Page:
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Mini Biographies of Scots and Scots Descendants (G)
Francis Grable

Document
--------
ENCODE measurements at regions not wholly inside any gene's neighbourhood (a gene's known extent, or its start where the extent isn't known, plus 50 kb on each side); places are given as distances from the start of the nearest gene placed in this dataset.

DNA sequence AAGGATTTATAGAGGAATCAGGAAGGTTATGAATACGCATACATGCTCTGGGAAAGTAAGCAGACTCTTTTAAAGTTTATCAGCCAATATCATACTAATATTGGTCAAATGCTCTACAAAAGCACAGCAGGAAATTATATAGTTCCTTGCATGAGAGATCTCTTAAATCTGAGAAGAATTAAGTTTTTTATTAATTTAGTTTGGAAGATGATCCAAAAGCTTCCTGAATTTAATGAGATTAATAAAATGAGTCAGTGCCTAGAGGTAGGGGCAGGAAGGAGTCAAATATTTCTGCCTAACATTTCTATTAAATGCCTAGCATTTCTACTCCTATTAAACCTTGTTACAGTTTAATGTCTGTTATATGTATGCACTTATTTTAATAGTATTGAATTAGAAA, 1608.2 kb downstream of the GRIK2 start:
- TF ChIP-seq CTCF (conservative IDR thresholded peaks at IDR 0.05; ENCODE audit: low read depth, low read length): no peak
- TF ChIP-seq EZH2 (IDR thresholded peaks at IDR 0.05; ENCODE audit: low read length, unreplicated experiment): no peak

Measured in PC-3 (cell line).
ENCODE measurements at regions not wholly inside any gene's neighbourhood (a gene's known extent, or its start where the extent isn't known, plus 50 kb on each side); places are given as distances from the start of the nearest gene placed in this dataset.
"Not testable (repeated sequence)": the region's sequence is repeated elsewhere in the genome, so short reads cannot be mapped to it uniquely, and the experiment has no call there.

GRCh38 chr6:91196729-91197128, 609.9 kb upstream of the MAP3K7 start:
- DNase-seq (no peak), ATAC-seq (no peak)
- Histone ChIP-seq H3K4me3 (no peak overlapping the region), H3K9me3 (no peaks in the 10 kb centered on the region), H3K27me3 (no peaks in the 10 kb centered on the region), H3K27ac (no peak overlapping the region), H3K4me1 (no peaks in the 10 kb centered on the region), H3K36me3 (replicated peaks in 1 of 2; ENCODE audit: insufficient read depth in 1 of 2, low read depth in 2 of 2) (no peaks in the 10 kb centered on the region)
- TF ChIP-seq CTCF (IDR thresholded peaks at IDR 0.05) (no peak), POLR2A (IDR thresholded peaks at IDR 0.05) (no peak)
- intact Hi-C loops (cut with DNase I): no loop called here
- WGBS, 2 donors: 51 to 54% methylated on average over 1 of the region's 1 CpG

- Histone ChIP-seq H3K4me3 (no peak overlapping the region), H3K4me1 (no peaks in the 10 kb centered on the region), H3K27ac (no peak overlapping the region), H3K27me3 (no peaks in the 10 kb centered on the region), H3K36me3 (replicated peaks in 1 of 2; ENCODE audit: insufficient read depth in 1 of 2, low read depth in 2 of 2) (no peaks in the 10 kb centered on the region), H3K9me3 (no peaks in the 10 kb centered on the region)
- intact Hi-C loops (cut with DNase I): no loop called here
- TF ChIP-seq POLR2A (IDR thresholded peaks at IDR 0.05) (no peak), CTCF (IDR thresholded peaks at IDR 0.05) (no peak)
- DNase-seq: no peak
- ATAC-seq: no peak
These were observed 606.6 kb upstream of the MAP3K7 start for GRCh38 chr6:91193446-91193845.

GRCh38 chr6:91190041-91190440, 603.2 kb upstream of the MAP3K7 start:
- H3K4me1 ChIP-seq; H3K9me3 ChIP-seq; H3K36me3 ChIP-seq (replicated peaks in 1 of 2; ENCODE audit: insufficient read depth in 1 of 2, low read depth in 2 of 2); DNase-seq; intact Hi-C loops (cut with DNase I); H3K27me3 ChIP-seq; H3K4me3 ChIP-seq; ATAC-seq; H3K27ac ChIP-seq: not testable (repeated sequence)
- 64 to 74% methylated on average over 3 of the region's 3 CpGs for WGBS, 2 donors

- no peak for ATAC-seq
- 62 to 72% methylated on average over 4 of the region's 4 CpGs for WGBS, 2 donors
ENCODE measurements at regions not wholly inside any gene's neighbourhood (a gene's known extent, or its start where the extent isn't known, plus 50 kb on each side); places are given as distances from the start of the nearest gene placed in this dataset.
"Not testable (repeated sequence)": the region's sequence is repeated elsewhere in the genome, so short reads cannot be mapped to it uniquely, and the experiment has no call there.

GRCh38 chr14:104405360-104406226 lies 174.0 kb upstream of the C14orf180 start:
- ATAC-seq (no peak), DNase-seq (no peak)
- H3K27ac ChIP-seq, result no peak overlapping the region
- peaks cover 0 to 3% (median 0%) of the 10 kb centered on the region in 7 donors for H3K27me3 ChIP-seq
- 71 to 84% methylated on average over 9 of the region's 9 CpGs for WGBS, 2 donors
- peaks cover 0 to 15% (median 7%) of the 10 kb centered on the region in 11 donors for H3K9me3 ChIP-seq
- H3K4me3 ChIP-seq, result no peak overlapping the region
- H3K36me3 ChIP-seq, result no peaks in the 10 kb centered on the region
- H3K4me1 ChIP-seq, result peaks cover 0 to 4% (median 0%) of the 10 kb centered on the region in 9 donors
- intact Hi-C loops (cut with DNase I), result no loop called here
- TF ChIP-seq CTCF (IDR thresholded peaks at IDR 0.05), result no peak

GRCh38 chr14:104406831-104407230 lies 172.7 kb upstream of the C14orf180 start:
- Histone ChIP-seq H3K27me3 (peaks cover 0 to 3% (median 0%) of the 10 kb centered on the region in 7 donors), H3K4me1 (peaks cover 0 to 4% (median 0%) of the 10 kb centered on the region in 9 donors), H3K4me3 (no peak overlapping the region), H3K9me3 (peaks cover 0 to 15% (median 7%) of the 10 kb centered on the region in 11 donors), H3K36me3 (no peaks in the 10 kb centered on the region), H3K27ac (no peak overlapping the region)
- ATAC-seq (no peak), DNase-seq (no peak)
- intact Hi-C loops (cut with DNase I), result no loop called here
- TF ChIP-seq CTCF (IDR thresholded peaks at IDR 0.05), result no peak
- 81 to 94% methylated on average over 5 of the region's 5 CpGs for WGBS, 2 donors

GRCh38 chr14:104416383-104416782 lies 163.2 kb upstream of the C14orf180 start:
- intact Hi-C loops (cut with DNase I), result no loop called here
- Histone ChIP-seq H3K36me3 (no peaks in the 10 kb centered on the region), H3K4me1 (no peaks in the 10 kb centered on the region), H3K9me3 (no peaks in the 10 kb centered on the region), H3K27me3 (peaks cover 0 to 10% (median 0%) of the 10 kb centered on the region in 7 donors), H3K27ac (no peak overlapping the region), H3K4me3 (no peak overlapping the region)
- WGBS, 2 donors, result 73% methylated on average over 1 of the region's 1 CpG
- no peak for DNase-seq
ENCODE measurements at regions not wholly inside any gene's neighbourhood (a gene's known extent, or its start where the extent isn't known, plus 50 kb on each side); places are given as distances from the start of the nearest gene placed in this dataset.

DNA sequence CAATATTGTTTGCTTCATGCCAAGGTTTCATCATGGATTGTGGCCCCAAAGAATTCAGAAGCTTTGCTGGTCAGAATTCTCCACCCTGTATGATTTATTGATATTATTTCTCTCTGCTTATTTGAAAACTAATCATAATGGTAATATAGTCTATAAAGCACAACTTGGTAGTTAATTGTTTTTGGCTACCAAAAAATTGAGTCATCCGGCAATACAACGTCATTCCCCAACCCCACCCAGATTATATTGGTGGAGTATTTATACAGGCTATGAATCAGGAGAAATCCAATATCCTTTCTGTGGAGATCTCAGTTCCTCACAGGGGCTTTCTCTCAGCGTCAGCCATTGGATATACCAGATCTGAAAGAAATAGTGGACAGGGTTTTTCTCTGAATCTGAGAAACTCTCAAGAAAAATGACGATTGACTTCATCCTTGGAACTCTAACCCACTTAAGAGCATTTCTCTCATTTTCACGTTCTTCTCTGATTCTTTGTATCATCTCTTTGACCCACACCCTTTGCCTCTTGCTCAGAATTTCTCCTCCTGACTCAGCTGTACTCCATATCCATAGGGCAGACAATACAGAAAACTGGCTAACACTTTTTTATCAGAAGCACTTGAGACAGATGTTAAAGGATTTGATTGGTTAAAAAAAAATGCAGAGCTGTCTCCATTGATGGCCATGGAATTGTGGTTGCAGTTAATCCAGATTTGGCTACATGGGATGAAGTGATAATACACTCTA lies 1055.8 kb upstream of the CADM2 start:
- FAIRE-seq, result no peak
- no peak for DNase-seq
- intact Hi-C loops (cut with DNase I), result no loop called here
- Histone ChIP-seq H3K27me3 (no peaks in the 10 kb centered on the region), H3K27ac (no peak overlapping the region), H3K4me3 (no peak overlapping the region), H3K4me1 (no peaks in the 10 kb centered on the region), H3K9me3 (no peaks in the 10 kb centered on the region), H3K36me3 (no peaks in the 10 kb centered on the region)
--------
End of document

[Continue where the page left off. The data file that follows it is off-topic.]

FRANCES C. GRABLE, was born September 22d, 1854 of Scotch-German parentage; Scotch on his mother’s side, German on his father’s; the latter coming from the valley of the Shenandoah in Virginia, the valley made immortal by the great ride of Sheridan--the footsteps of whose horse beat faster and faster as he bore his master to the scene of the battle from Winchester Town, twenty miles away. Because of delicate health as a boy, the subject of this sketch was compelled to close his school days at the age of sixteen and it seemed as if the light of his life went out when, with his books under his arm, he went for the last time from the old school house near his father’s country home of the Ohio farm. Seeking health he came to Nebraska in 1872, where at Falls City he entered his brother’s bank, remaining there four years. In 1876 he became cashier of the State Bank at Kearney, Nebraska, from which position he resigned in 1880 to form a law partnership with Mr. H. C. Andres, of Kearney, a gentleman well known to many of the citizens of Northern Colorado because of his connection with the North Poudre Irrigation company at its organization. In 1881 Mr. Grable was married to Katharine McAllister. Their only child is Katharine Lee, a daughter, who is devoted to books and art. In 1887 Mr. Grable moved to Omaha, where he has had an office ever since and where his family reside. For years thereafter, Mr. Grable’s work was in connection with the Lincoln Land company, a corporation owned by the officers and friends of the Burlington railroad--the business of which was the location, ownership and development of the townsites along the great railroad. Over six hundred miles of that work went into Mr. Grable’s charge, comprising the line of road from Alliance in Nebraska, to Deadwood, South Dakota, and from Edgemont to Billings, Montana. He located the townsites and then started out to make them grow by developing the country tributary to them. He built an irrigating canal and two storage reservoirs at Crawford, Nebraska; constructed a ditch and reservoir system at Edgemont, South Dakota; developed mines at Union Hill, where he started a stamp mill and smelter. A panic swept him off his feet financially before his work was finished, leaving him with an indebtness that would have appalled a less courageous man, but he went at those debts as he has everything else, with an energy that would admit of no defeat, and says he hopes to live long enough to get them all paid. In 1901 he came to Fort Collins (Larimer CO, Colorado) and turned the ditches, reservoirs and land of which he was sole owner, into a corporation known as The North Poudre Irrigation company. The ten years he has given to this great undertaking has made him a factor in the development of irrigation in Northern Colorado. Thirty-nine active business years are to Mr. Grable’s credit at this time, so active that he hardly know what a holiday occasion is like. He has never had time to travel abroad or at home, and has the pleasure yet in store of seeing the Pacific ocean and the sunny western slope. He likes work. He worked at first from boundless energy and to see things done; later, from force of habit--then to get the debts lifted over to the right of the ledger. He has never worked for the sake of accumulating, for he values neither money nor property. Had Mr. Gable have had time, he would have been an artist or poet; for he loves passionately everything beautiful and artistic. He is a word painter, and we doubt that the "History of Colorado" that he is now writing will be a valuable acquisition to Western literature; for he posses the happy faculty of blending facts with fancy, prose with poetry and clothes statistics with the artistic touches that brightens and embellished and entertains. In Valley View he had selected a spot for a home that was ideal. In full view were the mountains, the valleys and the lakes; no sightier place was to be found in all the beautiful state of Colorado. That night in 1909 that saw its entire destruction by fire was a night that will live in the memory of the builder while memory lasts, and that a great sanitarium may be erected on that sightly and health restoring spot, is a wish that all hope to see fulfilled.


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